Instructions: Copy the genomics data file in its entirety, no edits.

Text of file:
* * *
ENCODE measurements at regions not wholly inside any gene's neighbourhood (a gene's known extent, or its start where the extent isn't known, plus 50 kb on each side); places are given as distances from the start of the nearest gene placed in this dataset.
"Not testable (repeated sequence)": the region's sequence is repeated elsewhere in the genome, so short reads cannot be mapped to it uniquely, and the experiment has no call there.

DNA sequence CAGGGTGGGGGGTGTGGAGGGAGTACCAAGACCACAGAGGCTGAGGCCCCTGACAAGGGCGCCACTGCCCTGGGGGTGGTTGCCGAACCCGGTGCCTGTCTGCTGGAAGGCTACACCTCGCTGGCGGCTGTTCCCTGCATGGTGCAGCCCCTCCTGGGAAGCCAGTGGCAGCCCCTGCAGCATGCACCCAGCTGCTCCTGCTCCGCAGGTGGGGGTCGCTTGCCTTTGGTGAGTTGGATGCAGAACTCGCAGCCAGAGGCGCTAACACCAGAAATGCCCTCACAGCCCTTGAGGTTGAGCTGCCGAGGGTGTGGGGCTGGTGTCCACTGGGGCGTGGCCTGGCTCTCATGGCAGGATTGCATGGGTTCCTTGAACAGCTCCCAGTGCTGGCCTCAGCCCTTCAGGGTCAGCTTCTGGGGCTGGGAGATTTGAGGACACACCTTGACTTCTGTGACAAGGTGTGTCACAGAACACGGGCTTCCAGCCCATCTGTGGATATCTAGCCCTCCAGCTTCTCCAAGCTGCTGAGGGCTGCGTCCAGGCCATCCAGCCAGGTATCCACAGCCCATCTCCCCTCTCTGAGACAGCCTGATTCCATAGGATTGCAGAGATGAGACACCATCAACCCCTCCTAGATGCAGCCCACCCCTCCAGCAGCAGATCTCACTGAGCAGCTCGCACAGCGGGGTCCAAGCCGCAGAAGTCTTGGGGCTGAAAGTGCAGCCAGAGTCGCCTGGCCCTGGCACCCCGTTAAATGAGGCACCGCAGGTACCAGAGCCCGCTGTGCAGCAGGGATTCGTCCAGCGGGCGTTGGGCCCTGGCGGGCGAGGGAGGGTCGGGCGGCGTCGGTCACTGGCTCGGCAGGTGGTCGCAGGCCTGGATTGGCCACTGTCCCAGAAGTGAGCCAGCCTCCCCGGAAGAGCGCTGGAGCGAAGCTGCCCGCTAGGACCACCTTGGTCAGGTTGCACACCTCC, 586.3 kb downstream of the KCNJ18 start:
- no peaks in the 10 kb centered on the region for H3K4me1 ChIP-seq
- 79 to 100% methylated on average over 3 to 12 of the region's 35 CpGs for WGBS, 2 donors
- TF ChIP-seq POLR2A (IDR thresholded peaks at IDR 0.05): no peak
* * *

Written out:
ENCODE measurements at regions not wholly inside any gene's neighbourhood (a gene's known extent, or its start where the extent isn't known, plus 50 kb on each side); places are given as distances from the start of the nearest gene placed in this dataset.
"Not testable (repeated sequence)": the region's sequence is repeated elsewhere in the genome, so short reads cannot be mapped to it uniquely, and the experiment has no call there.

DNA sequence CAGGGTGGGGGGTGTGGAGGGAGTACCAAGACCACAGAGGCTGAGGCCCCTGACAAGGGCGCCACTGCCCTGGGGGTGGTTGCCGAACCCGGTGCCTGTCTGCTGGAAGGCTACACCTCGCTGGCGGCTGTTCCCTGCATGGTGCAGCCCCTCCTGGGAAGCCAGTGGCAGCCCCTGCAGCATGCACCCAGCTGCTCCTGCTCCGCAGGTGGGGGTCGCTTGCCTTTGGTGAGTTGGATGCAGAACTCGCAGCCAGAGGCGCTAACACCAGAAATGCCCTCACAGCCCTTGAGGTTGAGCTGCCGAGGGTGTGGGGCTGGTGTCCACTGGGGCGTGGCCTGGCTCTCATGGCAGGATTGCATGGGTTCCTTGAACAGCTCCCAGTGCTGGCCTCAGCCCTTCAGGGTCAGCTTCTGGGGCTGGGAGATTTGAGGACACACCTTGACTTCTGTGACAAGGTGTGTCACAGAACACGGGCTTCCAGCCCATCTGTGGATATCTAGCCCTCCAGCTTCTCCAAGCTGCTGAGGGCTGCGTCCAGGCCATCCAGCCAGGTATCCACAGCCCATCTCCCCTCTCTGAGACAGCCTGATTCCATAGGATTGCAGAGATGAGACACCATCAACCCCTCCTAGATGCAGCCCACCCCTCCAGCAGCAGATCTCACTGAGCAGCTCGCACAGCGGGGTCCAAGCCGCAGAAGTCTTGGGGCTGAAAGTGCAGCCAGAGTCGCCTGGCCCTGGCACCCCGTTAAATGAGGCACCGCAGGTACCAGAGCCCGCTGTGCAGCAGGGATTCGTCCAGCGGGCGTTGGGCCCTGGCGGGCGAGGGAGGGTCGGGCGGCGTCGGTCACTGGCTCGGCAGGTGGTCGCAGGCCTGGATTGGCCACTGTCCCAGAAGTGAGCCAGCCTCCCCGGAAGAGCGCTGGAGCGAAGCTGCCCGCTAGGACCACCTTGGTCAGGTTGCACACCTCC, 586.3 kb downstream of the KCNJ18 start:
- no peaks in the 10 kb centered on the region for H3K4me1 ChIP-seq
- 79 to 100% methylated on average over 3 to 12 of the region's 35 CpGs for WGBS, 2 donors
- TF ChIP-seq POLR2A (IDR thresholded peaks at IDR 0.05): no peak